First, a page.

|Publication number||US4634131 A|
|Application number||US 06/689,550|
|Publication date||Jan 6, 1987|
|Filing date||Apr 18, 1984|
|Priority date||Apr 18, 1983|
|Also published as||WO1984004047A1|
|Publication number||06689550, 689550, PCT/1984/65, PCT/AU/1984/000065, PCT/AU/1984/00065, PCT/AU/84/000065, PCT/AU/84/00065, PCT/AU1984/000065, PCT/AU1984/00065, PCT/AU1984000065, PCT/AU198400065, PCT/AU84/000065, PCT/AU84/00065, PCT/AU84000065, PCT/AU8400065, US 4634131 A, US 4634131A, US-A-4634131, US4634131 A, US4634131A|
|Inventors||Claude J. Vella, Raymond T. Mansell|
|Original Assignee||Vella Claude J, Mansell Raymond T|
|Export Citation||BiBTeX, EndNote, RefMan|
|Patent Citations (3), Referenced by (18), Classifications (10), Legal Events (6)|
|External Links: USPTO, USPTO Assignment, Espacenet|
The present invention relates to a training device for assisting in the development of a correct putting stroke for the game of golf. The device can also be used to assist in the development of a correct chip-shot stroke where a golf ball is struck by any golf club, other than a putter, but a full swing is not used. For purposes of brevity the following description will be with reference only to putting strokes however those familiar with the game of golf will appreciate the applicability to chip-shots without any further comment.
Prior art golf training devices have been proposed where a golf club is constrained in a manner so as to follow a fixed path in which the golf club may be swung in a full arc by the training golfer. However it is recognised that the skills required during putting strokes are quite different to those of swinging the golf club for a full swing shot. The prior art training devices developed for full swing shots are therefore not useful in developing the skills required for putting shots.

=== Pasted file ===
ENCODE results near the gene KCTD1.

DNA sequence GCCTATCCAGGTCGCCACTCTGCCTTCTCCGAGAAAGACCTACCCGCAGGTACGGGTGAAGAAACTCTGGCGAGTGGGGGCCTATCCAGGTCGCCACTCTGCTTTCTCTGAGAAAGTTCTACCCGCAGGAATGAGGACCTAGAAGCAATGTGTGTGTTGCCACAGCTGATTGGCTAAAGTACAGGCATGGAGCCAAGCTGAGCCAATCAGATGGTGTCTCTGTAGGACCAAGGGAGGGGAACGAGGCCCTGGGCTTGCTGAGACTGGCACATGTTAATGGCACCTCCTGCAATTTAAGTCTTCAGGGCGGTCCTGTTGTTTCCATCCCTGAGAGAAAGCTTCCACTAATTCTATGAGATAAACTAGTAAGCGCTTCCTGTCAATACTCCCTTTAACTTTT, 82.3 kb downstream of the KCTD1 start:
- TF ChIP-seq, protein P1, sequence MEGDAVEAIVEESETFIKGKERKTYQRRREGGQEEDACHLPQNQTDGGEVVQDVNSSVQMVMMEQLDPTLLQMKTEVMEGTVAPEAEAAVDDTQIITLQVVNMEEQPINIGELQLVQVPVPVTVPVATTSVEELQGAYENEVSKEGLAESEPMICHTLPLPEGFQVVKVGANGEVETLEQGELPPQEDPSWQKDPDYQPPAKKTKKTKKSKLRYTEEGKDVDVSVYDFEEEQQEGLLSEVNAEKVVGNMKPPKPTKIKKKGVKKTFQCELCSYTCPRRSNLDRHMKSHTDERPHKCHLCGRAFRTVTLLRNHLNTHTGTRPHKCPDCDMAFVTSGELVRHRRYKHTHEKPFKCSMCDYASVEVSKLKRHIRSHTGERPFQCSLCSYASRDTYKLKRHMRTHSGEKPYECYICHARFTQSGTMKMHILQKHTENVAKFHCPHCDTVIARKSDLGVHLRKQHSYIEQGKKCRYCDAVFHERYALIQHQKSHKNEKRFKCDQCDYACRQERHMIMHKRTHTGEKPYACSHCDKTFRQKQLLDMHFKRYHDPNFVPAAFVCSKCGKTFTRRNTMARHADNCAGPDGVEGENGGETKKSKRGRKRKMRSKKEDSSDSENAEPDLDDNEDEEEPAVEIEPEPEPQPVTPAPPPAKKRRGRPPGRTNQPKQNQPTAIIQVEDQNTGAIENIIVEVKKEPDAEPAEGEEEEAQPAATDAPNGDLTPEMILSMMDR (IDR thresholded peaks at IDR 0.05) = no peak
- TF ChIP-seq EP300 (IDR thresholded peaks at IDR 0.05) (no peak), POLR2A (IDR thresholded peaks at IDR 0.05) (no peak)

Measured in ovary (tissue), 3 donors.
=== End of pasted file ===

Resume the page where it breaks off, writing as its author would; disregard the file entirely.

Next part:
It is therefore an object of the present invention to provide a golf putting trainer which will ameliorate the disadvantages of prior art by providing a device useful in developing the putting stroke.
Accordingly, in one broad form, the present invention may be said to consist in a golf putting trainer comprising a support structure, a guide track secured by the support structure, a guide track follower adapted to be moved along the guide track following closely the line defined thereby, and a golf club clamp device attached to the guide track follower, wherein a club attached to the club clamp is prevented from pivoting about the longitudinal axis of the club shaft, prevented from linear movement through the club clamp, and free to pivot about the axis proximate the golf track follower in planes containing said guide track and perpendicular thereto.